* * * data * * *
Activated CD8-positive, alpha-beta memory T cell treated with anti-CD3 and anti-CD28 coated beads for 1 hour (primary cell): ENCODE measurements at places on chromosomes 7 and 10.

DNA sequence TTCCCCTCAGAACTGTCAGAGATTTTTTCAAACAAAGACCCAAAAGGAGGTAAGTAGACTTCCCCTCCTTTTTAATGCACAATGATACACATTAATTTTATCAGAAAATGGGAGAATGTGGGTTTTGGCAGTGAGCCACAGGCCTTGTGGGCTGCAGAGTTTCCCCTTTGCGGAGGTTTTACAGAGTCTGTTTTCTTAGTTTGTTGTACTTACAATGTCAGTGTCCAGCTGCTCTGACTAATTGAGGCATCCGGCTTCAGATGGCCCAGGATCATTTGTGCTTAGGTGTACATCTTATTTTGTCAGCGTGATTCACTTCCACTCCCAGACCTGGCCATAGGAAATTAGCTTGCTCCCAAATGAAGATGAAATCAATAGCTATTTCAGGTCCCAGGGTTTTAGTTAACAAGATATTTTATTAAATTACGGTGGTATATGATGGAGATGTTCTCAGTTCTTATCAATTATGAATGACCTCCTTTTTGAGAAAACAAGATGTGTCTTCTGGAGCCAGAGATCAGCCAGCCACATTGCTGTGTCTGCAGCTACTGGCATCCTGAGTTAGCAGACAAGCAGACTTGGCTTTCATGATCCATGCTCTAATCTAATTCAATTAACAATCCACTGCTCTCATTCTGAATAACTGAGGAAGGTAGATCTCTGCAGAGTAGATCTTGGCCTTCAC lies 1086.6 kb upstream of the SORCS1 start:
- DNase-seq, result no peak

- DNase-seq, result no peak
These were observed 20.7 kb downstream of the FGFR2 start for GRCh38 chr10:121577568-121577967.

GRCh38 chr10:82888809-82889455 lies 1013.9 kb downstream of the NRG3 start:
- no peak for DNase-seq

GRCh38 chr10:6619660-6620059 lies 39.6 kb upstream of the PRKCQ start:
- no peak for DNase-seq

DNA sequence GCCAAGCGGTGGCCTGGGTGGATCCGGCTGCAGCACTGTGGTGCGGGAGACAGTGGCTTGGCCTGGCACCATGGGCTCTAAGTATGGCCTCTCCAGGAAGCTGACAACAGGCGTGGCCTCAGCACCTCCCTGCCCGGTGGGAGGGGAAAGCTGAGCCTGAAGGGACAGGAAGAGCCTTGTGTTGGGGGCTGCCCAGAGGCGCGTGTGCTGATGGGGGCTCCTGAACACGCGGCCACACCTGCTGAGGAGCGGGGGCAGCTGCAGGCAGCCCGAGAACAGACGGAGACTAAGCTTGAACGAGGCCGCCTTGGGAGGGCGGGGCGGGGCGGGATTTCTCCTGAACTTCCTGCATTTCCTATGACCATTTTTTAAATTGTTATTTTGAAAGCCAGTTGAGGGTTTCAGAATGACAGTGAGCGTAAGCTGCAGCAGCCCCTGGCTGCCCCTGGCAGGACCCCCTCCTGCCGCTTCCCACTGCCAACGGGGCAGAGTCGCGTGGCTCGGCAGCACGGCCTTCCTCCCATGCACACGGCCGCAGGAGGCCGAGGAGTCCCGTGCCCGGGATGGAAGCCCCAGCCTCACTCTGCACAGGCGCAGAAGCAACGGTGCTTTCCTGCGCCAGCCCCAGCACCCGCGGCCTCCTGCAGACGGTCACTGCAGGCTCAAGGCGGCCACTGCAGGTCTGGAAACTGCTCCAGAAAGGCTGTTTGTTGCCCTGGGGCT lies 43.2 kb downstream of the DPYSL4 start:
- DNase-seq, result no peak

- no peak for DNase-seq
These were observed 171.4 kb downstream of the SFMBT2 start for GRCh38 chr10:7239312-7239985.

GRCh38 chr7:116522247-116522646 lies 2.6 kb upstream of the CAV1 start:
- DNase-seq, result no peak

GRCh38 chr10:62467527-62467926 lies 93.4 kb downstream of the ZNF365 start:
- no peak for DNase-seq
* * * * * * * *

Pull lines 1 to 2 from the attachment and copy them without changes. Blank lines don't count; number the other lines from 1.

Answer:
Activated CD8-positive, alpha-beta memory T cell treated with anti-CD3 and anti-CD28 coated beads for 1 hour (primary cell): ENCODE measurements at places on chromosomes 7 and 10.

DNA sequence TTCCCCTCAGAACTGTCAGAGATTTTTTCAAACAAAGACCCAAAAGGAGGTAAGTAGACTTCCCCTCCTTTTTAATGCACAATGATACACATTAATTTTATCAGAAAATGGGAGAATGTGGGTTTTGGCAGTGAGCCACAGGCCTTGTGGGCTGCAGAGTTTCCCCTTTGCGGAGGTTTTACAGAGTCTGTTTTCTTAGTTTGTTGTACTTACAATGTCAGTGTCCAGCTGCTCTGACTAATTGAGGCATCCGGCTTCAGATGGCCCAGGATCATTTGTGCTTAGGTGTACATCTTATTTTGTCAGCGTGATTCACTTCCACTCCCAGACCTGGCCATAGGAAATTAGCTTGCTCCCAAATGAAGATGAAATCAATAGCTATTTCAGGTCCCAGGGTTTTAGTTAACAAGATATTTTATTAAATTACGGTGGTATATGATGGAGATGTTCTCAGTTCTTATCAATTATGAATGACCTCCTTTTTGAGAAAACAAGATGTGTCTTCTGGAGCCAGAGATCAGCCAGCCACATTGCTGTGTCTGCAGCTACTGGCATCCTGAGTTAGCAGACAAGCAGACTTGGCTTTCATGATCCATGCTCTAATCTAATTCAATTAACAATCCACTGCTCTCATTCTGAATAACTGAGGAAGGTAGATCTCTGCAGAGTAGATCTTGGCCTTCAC lies 1086.6 kb upstream of the SORCS1 start: